Syllabus for CS 327E Elements of Databases - Spring 2021

Class Times: Fridays 4:00pm - 7:00pm
Class Location: Zoom

Instructor: Shirley Cohen
Email: scohen at cs dot utexas dot edu
Office hours: Mondays from 7:00pm - 8:00pm on Zoom

TA: Karan Sadananda Karnad
Email: karan dot karnad at utexas dot edu
Office hours: Wednesdays and Thursdays 9:30am - 11:00am on Zoom

TA: Zhaosong Zhu
Email: zhaosong dot zhu at utexas dot edu
Office hours: Tuesdays from 2:30pm - 4:00pm and Thursdays from 4:00pm - 5:30pm on Zoom

For all Zoom links (class meetings and office hours), please see Canvas.

Course Description:
This course is designed to give students a practical understanding of databases and data systems. The goal is to learn modern data management and data processing techniques through a mix of best practices, experimentation, and problem solving.

The content of the course is organized into three broad areas: 1) query languages with an emphasis on SQL; 2) data models from relational to document to graph; and 3) data engineering, including processing data at-scale.

We will construct several databases ranging from transactional to analytical and everything in between. This work will be implemented on Google Cloud Platform using a variety of databases and data science tools: MySQL, Postgres, Spanner, Firestore, MongoDB, Neo4j, BigQuery, Apache Beam and Dataflow, Jupyter Notebooks, and Data Studio.

Below are some of the topics we will be covering during the term:

- select-from-where
- order-bys
- joins
- inserts, updates, deletes
- aggregates
- group-bys
- subqueries

Data Models:
- relational
- document
- graph
- nested

Data Engineering:
- ingestion
- transformations
- enrichment
- data visualization

The course assumes a programming background and in particular, a solid working knowledge of Python scripting. As such, the prerequisites for this course are CS 303E, CS 307 or the equivalent. Familiarity with SQL is also helpful, but not required.

There are two required texts for this course:
- Josephine Bush, Learn SQL Database Programming, First Edition, 2020.
- Aaron Ploetz et. al, Seven NoSQL Databases in a Week, First Edition, 2018.

Supplemental Readings:
The course requires consulting the product documentation on Cloud SQL, Cloud Spanner, Firestore, BigQuery, Apache Beam, Dataflow, and Data Studio. The documentation is updated regularly and will be read frequently throughout the semester.

The most important component of this course are the projects. The projects are intended to give you hands-on experience with the database systems and tools. They will start with the basic data management operations and move onto to advanced query capabilities. Projects will be carried out in groups of two students. You will form groups at the start of the term and work with the same partner throughout the term. More details on the projects will be provided in the week-by-week section below.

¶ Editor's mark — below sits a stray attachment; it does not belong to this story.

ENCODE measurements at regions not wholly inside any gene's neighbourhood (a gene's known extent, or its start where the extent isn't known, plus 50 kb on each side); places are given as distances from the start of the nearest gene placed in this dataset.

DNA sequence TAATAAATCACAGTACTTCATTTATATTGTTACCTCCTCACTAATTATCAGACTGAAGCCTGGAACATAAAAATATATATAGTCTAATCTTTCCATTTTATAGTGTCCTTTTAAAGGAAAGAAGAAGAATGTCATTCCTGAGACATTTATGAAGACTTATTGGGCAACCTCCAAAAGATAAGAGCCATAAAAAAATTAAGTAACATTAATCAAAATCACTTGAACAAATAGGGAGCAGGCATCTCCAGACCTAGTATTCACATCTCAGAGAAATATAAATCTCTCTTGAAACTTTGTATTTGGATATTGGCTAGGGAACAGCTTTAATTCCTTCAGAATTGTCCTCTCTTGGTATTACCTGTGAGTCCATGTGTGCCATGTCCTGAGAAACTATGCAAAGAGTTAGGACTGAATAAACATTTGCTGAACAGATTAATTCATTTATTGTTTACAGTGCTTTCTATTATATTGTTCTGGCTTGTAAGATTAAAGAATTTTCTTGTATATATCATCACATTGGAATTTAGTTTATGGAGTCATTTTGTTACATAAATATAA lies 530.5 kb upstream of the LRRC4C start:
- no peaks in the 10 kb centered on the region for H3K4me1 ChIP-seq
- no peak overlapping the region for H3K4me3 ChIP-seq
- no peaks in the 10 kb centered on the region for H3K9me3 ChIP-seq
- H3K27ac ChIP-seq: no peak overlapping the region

There will be 3 midterms and no final exam. The tests are comprehensive and will cover all the material to-date, including readings, projects, and lectures. They will be open-book and done anychronously. Unfortunately, no make-up tests will be offered due to our limited resources.

We will be holding synchronous class meetings so that you have the opportunity to ask questions and work together with other students. My goal is to spend the majority of class time clarifying difficult concepts and actively working through problems rather than delivering a traditional lecture. You will need to have a stable internet connection and a laptop or desktop computer so that you can participate.

There will be two types of participation questions: Ones based on class exercises which you will work on in pairs and answer with UT Instapoll via Canvas. The other type of question will be using the Socratic method where I will ask individual students a series of questions about the material. All students will get called on at least once during the term.

Excused absences may be given only for verifiable medical or family emergencies. Written documentation must be provided to qualify for an excused absence. The medical documentation must specifically state that you could not attend class due to your illness and must be signed by a physician. A job or internship interview or any other appointment does not constitute an excused absence.

Grading Rubric:
The basic grading rubric is comprised of the four components listed below:

Note: The final grade will use the plus/minus grading system.

Late Submission Policy:
There is a 10% reduction in the grade per day. This applies to all project submissions throughout the term.

- Zoom for online instruction.
- Google Cloud Platform for practice problems and project work.
- GitHub for code repository, version control, and how-to guides.
- Lucidchart for diagramming.
- Piazza for asynchronous communication (announcements, questions, discussions).
- Canvas for grade reporting.

Academic Integrity:
This course will abide by UTCS' code of academic integrity.

Students with Disabilities:
Students with disabilities may request appropriate academic accommodations.

Week-by-Week Schedule:
Below is a week-by-week schedule that includes the important milestones and assigned readings:
This course is generously supported by Google by giving us access to their Cloud Platform.